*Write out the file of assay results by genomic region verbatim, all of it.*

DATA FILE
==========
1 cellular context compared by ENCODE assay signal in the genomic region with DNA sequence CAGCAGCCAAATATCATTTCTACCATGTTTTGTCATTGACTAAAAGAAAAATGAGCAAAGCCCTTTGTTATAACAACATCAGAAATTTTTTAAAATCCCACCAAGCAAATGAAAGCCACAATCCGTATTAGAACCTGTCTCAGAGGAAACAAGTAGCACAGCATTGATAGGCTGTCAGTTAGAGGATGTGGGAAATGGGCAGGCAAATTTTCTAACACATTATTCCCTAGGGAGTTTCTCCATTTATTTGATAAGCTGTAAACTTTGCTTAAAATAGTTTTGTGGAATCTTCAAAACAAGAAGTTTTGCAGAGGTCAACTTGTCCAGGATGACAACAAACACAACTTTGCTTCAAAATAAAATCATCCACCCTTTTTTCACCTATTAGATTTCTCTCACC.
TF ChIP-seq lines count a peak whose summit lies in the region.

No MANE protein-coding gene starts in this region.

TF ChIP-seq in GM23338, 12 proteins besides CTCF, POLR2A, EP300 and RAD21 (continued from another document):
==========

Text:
1 cellular context compared by ENCODE assay signal in the genomic region with DNA sequence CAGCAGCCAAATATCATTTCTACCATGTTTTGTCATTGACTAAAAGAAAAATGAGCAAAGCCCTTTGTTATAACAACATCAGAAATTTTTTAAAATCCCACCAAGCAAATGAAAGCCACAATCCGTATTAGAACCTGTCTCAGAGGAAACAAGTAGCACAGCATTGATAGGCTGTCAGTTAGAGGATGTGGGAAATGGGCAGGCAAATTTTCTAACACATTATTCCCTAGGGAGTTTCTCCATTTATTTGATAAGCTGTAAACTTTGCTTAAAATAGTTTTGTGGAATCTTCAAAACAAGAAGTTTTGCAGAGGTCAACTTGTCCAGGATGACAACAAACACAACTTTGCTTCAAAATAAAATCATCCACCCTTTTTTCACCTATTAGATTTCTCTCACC.
TF ChIP-seq lines count a peak whose summit lies in the region.

No MANE protein-coding gene starts in this region.

TF ChIP-seq in GM23338, 12 proteins besides CTCF, POLR2A, EP300 and RAD21 (continued from another document):